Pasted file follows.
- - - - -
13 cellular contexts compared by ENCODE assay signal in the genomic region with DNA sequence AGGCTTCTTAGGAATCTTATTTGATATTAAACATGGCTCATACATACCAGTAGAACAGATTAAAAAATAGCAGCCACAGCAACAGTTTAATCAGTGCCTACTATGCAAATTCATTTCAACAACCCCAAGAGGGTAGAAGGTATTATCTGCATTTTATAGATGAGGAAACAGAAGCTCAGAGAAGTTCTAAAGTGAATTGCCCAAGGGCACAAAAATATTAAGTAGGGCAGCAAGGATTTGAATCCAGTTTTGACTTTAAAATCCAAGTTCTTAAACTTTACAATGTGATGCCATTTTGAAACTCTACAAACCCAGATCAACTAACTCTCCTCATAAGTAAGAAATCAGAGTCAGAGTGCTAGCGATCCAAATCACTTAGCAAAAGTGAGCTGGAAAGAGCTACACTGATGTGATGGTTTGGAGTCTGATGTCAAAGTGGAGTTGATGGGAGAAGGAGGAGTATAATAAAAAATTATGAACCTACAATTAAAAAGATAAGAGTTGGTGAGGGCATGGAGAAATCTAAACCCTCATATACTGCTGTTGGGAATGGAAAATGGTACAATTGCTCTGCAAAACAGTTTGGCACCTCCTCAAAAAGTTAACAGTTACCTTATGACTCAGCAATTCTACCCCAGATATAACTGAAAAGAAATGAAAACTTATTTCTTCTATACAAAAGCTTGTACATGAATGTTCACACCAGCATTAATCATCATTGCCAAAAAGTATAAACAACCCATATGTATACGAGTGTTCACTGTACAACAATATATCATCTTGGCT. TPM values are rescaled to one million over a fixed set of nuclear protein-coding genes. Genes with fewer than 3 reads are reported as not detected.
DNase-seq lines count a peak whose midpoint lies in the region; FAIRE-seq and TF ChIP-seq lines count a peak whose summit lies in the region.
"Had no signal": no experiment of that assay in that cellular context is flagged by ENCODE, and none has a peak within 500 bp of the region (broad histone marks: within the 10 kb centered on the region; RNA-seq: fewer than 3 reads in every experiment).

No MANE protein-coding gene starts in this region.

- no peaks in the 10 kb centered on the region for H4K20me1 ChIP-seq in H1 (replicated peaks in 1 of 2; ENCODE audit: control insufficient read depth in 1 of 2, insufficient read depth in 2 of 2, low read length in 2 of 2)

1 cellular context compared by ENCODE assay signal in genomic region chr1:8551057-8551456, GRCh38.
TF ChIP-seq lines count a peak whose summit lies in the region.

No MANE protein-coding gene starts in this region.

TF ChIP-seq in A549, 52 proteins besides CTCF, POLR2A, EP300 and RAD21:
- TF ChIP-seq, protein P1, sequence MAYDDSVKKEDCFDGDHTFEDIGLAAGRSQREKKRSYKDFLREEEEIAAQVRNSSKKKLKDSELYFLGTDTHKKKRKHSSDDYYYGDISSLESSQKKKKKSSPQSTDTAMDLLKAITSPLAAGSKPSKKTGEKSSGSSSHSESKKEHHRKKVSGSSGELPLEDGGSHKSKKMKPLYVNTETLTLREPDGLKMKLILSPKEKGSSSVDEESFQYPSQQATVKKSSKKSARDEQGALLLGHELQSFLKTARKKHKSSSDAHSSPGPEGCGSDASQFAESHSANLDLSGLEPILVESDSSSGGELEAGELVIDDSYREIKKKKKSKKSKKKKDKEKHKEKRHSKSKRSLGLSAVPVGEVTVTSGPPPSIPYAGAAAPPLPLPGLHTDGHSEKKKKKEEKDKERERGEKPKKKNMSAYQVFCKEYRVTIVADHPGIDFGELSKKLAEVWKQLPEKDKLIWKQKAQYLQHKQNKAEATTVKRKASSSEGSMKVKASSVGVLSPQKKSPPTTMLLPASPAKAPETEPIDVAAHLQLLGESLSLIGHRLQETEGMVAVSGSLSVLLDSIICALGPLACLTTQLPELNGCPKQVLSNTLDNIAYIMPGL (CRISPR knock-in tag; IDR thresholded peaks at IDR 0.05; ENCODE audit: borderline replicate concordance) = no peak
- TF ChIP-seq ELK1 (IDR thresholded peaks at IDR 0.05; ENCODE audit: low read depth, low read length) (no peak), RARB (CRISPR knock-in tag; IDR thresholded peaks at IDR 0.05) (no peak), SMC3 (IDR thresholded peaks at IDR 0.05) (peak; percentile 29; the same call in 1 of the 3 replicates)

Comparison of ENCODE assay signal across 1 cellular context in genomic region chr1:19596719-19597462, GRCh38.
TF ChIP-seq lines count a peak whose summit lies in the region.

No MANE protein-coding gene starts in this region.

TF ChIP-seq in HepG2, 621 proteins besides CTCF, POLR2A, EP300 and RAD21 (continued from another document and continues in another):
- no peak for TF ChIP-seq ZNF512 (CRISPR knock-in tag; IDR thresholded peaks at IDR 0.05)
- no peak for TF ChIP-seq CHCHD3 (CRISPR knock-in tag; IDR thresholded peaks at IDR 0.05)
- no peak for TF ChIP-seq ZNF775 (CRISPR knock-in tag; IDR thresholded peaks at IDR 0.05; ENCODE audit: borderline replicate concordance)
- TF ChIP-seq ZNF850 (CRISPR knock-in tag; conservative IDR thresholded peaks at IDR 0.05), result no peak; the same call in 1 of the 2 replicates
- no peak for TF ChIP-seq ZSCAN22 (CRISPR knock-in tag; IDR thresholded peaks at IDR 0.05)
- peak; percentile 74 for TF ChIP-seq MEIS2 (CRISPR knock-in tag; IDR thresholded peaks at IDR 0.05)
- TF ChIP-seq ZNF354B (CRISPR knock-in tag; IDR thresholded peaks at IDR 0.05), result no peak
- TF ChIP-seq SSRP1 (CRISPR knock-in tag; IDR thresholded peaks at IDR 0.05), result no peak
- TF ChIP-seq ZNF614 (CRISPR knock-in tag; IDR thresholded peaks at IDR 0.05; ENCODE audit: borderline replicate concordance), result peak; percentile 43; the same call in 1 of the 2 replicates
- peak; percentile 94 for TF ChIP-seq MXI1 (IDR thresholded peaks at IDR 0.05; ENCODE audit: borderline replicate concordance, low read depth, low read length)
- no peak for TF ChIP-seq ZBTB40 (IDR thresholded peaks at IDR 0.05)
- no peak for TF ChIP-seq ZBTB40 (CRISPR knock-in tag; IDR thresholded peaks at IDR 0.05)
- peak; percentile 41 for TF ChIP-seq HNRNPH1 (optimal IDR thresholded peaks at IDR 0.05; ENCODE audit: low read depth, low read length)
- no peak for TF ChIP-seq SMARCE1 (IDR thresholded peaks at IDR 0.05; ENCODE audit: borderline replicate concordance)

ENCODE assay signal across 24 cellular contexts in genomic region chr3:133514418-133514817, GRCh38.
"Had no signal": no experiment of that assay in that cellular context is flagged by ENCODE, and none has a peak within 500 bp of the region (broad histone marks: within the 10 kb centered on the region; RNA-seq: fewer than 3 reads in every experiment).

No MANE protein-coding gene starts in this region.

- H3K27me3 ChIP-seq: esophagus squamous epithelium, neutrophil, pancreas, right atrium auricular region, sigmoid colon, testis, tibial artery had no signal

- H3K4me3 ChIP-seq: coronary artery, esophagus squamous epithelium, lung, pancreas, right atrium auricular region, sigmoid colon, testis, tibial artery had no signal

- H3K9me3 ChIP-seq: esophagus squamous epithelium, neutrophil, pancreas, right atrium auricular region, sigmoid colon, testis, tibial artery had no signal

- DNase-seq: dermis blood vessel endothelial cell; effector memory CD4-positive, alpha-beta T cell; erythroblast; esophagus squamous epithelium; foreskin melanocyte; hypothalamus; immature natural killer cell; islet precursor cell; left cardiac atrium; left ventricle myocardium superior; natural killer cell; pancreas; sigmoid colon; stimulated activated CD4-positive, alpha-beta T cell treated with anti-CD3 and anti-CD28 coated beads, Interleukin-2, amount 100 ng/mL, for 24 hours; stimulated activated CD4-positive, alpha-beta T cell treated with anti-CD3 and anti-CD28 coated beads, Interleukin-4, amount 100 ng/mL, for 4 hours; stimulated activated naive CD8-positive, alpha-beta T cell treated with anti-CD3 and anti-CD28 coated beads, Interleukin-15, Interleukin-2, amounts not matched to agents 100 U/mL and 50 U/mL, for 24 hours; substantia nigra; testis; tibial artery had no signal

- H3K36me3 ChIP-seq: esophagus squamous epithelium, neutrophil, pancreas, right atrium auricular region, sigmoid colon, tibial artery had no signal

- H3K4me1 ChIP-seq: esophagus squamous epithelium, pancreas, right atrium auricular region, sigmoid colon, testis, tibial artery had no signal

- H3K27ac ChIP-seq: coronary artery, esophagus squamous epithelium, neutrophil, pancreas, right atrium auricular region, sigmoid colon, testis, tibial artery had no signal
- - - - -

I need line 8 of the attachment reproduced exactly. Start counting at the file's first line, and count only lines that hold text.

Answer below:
No MANE protein-coding gene starts in this region.